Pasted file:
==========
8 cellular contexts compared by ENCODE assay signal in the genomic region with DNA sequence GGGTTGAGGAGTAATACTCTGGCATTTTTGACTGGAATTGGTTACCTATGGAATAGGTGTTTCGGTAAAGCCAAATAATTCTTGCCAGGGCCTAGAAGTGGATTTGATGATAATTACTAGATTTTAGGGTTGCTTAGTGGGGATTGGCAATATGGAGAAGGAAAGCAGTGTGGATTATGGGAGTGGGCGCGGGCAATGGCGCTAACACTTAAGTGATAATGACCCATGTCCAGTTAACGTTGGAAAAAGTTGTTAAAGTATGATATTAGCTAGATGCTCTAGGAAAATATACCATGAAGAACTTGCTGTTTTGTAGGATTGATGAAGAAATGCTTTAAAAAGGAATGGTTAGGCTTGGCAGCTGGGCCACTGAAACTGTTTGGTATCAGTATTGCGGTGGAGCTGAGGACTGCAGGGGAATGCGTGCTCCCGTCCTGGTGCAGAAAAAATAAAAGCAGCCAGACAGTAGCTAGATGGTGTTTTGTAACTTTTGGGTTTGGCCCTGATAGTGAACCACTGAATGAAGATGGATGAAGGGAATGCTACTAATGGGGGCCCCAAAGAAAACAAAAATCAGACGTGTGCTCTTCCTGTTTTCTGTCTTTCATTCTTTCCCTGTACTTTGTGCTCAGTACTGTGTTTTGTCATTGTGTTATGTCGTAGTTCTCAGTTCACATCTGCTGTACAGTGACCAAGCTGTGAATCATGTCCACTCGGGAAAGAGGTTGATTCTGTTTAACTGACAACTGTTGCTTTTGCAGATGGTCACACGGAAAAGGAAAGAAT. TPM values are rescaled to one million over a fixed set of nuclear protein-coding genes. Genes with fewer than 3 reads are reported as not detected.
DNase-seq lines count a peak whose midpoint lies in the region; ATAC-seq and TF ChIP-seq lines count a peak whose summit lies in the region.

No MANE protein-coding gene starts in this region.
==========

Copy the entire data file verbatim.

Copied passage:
8 cellular contexts compared by ENCODE assay signal in the genomic region with DNA sequence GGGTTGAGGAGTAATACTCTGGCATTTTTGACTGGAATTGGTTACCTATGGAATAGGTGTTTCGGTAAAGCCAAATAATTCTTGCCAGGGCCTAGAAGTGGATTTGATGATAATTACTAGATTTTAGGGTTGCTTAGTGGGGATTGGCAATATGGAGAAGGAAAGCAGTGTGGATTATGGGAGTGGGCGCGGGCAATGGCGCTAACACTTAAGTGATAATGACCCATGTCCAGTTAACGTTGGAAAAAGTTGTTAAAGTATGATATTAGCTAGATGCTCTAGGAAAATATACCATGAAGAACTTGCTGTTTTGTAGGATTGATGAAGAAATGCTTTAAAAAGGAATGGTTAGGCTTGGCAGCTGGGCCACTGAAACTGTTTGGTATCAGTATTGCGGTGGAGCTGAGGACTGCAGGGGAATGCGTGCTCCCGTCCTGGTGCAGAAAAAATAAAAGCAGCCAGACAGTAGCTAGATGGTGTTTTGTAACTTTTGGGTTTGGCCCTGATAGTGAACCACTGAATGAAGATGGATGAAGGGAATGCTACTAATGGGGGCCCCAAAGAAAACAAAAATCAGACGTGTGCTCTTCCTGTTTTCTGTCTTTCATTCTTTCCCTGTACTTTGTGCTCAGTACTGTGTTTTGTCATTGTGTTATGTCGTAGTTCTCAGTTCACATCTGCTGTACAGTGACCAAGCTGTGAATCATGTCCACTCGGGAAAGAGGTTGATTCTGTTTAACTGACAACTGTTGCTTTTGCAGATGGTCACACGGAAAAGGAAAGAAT. TPM values are rescaled to one million over a fixed set of nuclear protein-coding genes. Genes with fewer than 3 reads are reported as not detected.
DNase-seq lines count a peak whose midpoint lies in the region; ATAC-seq and TF ChIP-seq lines count a peak whose summit lies in the region.

No MANE protein-coding gene starts in this region.